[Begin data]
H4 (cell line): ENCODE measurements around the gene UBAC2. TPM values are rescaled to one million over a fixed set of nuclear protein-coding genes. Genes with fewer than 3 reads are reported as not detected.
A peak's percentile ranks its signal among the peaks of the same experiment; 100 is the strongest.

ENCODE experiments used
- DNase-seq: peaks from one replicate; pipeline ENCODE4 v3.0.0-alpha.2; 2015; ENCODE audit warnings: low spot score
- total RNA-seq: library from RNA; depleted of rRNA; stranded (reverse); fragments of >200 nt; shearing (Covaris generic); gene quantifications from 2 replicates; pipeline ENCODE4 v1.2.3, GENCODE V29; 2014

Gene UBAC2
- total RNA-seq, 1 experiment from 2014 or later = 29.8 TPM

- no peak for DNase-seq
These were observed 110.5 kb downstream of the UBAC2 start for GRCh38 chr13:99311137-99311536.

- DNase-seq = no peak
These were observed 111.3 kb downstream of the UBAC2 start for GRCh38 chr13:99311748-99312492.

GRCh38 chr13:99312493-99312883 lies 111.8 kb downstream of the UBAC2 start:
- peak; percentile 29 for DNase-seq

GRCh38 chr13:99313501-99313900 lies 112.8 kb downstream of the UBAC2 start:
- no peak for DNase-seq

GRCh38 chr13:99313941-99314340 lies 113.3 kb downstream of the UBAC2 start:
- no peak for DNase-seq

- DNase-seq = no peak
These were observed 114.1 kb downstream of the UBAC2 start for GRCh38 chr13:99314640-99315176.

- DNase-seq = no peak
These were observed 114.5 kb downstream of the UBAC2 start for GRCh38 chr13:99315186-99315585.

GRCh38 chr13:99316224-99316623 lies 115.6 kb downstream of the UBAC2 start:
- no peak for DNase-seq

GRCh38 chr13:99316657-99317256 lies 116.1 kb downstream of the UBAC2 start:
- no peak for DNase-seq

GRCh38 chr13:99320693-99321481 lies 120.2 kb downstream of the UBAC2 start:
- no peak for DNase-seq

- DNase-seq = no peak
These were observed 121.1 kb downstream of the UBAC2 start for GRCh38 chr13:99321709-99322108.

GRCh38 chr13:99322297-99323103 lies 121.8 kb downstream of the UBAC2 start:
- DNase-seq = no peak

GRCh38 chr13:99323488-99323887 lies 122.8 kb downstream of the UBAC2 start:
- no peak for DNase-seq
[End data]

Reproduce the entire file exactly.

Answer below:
H4 (cell line): ENCODE measurements around the gene UBAC2. TPM values are rescaled to one million over a fixed set of nuclear protein-coding genes. Genes with fewer than 3 reads are reported as not detected.
A peak's percentile ranks its signal among the peaks of the same experiment; 100 is the strongest.

ENCODE experiments used
- DNase-seq: peaks from one replicate; pipeline ENCODE4 v3.0.0-alpha.2; 2015; ENCODE audit warnings: low spot score
- total RNA-seq: library from RNA; depleted of rRNA; stranded (reverse); fragments of >200 nt; shearing (Covaris generic); gene quantifications from 2 replicates; pipeline ENCODE4 v1.2.3, GENCODE V29; 2014

Gene UBAC2
- total RNA-seq, 1 experiment from 2014 or later = 29.8 TPM

- no peak for DNase-seq
These were observed 110.5 kb downstream of the UBAC2 start for GRCh38 chr13:99311137-99311536.

- DNase-seq = no peak
These were observed 111.3 kb downstream of the UBAC2 start for GRCh38 chr13:99311748-99312492.

GRCh38 chr13:99312493-99312883 lies 111.8 kb downstream of the UBAC2 start:
- peak; percentile 29 for DNase-seq

GRCh38 chr13:99313501-99313900 lies 112.8 kb downstream of the UBAC2 start:
- no peak for DNase-seq

GRCh38 chr13:99313941-99314340 lies 113.3 kb downstream of the UBAC2 start:
- no peak for DNase-seq

- DNase-seq = no peak
These were observed 114.1 kb downstream of the UBAC2 start for GRCh38 chr13:99314640-99315176.

- DNase-seq = no peak
These were observed 114.5 kb downstream of the UBAC2 start for GRCh38 chr13:99315186-99315585.

GRCh38 chr13:99316224-99316623 lies 115.6 kb downstream of the UBAC2 start:
- no peak for DNase-seq

GRCh38 chr13:99316657-99317256 lies 116.1 kb downstream of the UBAC2 start:
- no peak for DNase-seq

GRCh38 chr13:99320693-99321481 lies 120.2 kb downstream of the UBAC2 start:
- no peak for DNase-seq

- DNase-seq = no peak
These were observed 121.1 kb downstream of the UBAC2 start for GRCh38 chr13:99321709-99322108.

GRCh38 chr13:99322297-99323103 lies 121.8 kb downstream of the UBAC2 start:
- DNase-seq = no peak

GRCh38 chr13:99323488-99323887 lies 122.8 kb downstream of the UBAC2 start:
- no peak for DNase-seq